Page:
My thoughts are with you - the first year is the worst - all of the first anniversaries of things - take one day at a time - however it comes - he was your dad and it’s your grief - bereavement support can help
Take care of yourself
Don’t let anyone tell you what you should be feeling. I lost my husband over three years ago and our sons have moved on with their lives and expect me to do the same but I haven’t moved on, that ache is still there, it is knowing that you will never see them again is what hurts. I cry every night for what I have lost and I do not want anyone telling me I should get over it. I put a brave face on when our sons visit, but a few weeks ago our eldest son said to me, we are so proud of the way you have moved on with your life mum. I said ‘moved on’, and I burst out crying, I told him I would never move on, the love of my life has gone and all I have left are memories and I will never in a million years get over it.
My dad died when I was 25 years old, fifty years ago, and even to this day I miss him and would love for him to see his grandchildren and great grandchildren, but he never will and it hurts.
People are so different, some grit their teeth and bite the bullet and move on but others like myself can’t let go because we miss them so much and show our feelings readily.
I would rather be me because the more you grieve, the more you have loved and been loved.
Thanks for your kind words Sheila.
I keep giving my self a hard time because I signed a dnr for my dad, I was with my dad all the time he was in hospital for the 4 days before he died.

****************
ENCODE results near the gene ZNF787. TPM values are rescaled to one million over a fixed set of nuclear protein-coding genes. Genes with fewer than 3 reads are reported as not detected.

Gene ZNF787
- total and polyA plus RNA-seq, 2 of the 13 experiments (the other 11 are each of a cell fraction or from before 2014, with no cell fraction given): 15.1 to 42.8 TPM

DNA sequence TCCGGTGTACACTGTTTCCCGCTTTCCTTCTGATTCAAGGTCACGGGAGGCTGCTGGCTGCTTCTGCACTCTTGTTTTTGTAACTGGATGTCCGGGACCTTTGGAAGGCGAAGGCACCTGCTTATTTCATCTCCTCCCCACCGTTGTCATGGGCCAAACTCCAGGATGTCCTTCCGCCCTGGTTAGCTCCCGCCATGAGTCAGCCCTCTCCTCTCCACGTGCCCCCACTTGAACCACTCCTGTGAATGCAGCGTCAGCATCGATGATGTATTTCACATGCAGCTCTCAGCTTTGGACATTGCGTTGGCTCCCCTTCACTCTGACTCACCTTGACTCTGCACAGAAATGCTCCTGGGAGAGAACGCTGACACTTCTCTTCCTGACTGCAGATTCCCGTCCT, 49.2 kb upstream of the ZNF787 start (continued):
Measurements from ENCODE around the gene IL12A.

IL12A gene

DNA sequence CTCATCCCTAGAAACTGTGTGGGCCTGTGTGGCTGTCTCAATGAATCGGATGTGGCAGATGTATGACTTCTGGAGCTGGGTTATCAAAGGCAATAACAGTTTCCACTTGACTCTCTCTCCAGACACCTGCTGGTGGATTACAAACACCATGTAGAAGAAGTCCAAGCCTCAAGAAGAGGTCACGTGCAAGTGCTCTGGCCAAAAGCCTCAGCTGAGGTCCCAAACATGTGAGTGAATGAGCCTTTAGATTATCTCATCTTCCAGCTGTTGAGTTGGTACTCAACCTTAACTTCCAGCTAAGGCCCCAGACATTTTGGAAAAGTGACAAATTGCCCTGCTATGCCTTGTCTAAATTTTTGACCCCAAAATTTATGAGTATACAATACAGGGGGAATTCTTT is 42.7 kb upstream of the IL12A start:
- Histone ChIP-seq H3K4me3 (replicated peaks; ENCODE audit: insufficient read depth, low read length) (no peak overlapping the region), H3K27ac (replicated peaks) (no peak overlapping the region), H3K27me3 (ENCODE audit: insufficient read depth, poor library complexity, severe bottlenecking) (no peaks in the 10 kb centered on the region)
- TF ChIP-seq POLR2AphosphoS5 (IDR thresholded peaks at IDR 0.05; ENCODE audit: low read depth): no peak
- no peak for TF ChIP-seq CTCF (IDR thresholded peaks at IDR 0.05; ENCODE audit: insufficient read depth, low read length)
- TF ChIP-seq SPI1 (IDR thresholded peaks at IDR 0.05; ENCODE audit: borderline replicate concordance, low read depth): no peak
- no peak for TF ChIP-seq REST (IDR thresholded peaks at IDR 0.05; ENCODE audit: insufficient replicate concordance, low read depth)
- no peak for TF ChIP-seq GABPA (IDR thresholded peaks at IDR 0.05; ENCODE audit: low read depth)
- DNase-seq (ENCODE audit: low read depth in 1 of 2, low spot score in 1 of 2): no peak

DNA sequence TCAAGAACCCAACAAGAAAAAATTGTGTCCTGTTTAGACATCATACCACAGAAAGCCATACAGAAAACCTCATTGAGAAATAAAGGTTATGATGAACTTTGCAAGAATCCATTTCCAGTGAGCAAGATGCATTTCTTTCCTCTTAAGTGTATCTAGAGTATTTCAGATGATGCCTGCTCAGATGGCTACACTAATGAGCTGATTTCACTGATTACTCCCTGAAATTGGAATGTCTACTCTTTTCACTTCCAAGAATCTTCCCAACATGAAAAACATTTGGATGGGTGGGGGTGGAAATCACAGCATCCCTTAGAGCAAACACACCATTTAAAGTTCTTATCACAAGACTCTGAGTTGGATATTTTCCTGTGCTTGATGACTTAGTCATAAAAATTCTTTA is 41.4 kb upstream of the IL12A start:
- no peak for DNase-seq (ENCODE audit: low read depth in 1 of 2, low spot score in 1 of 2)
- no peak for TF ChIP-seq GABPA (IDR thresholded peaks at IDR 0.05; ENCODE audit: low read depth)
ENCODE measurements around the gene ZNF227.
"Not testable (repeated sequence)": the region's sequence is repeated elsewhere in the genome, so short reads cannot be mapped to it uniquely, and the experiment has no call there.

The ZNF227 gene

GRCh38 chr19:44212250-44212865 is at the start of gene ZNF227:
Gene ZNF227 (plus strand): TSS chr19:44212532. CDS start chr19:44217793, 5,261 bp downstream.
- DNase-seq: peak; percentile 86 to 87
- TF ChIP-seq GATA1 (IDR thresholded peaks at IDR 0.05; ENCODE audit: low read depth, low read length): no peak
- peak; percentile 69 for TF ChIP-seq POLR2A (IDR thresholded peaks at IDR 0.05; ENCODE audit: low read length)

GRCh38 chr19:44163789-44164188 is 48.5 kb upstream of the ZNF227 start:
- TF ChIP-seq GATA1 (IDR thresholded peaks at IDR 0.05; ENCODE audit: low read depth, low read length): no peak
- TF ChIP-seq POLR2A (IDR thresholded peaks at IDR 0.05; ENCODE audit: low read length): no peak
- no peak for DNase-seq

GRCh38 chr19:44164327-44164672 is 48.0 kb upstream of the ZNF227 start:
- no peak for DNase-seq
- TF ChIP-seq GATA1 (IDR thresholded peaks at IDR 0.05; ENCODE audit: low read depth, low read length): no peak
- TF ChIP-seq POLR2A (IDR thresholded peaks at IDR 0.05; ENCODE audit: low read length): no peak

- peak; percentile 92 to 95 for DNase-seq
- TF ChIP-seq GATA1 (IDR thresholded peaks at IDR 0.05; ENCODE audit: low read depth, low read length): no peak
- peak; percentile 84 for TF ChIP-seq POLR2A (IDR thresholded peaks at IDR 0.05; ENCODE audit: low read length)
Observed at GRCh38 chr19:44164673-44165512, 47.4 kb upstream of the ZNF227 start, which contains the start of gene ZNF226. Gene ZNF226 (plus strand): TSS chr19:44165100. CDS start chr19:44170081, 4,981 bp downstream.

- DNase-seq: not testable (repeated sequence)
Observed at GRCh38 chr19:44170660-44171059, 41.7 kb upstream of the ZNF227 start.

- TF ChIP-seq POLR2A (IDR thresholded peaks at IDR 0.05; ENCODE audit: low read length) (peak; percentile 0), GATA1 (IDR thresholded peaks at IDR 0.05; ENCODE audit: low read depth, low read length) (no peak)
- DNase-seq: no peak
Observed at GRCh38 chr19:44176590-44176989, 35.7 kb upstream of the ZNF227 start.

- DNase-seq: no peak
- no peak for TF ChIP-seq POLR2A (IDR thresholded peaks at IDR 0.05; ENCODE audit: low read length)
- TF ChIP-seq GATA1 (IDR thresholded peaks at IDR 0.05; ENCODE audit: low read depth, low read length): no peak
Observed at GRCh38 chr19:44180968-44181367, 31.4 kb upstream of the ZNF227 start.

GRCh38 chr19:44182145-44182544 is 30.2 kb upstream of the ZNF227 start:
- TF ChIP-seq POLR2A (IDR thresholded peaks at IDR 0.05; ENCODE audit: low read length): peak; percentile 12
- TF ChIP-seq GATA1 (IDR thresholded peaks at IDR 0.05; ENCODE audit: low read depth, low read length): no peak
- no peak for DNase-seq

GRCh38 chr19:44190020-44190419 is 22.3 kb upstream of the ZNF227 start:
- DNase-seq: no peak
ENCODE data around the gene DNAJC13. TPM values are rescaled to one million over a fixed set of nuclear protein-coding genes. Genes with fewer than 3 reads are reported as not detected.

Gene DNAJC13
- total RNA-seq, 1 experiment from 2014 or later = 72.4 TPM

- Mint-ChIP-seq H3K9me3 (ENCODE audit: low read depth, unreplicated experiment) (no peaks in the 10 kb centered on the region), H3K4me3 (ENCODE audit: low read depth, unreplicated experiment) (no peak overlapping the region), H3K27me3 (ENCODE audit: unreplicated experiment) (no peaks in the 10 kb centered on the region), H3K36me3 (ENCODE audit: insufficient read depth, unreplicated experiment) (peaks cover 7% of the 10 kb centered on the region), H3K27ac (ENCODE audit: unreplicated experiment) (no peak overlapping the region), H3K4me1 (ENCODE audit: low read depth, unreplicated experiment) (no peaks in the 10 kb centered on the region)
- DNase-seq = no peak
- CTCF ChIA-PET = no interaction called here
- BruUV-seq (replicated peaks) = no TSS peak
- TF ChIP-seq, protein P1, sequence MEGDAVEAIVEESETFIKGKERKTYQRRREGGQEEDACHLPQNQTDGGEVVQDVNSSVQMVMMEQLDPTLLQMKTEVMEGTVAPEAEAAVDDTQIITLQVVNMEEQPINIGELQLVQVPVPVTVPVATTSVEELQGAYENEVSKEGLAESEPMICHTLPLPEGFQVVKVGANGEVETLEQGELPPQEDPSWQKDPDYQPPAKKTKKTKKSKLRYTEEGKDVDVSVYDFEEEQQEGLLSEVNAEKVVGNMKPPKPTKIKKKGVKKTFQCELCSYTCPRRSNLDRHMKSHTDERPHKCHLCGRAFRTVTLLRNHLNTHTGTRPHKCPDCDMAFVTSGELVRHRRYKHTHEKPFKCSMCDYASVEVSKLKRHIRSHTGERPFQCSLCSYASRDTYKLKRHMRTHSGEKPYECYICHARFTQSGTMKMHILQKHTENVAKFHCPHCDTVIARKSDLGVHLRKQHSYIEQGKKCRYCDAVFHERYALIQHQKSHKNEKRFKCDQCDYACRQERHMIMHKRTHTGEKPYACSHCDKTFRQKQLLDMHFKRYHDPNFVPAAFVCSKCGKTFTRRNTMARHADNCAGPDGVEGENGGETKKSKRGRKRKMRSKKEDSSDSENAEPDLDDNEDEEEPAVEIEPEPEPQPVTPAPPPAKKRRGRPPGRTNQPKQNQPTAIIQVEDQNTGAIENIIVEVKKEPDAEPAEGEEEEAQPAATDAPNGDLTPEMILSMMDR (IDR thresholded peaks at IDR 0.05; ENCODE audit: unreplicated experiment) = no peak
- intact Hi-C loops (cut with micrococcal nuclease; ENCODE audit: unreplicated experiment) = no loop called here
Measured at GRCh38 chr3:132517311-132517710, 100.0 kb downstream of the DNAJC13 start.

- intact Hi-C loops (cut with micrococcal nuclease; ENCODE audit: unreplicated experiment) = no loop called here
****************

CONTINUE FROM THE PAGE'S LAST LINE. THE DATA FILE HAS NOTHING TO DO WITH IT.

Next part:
I feel my older sister let me down by not even coming to see him before he died.
Hello, My husband was seriously ill for three years and we always knew his next infection could be his last one.
He was rushed into hospital with pneumonia and I was asked to sign a DNR because if he died and they tried to revive him they would be bringing him back to pain, gasping for breath and all for nothing. I signed the DNR but I felt so guilty because it was down to me to make the decision of letting him die peacefully or bringing him back to keep on suffering when there was no cure to be had. If they had brought him back, he would have died a few days later as his lungs had totally given up.
I have no regrets about signing the DNR now as my husbands one dread was dying gasping for breath. He had been on 24/7 oxygen for three years and he said it was like breathing through a straw.
You did exactly what I did for my husband, you saved your dad more suffering when there was no hope left. With regards to your sister, that is her cross to bear and not yours, you will always remember you were with him right up until the end and there is no greater love than that.
DNR’s are in place when there is no hope left, no-one wants to see their loved ones suffer.
Take care and know you loved your dad and did your very best for him.
There is no rule book for grief. I see it like a storm you just have to get through in your own time. Nobody can predict the next wave, you just have to sail through it somehow.
When my dad died, the paramedic who took 45 minutes to get there was panicking as we couldn’t find his DNR. It was awful. I wanted the paramedic to perform miracles but deep down just knew it was my dad’s time to go and I was selfish to try to bring him back to suffer more.
Don’t be hard on yourself. Just keep taking one day at a time and stuff what anyone expects of you.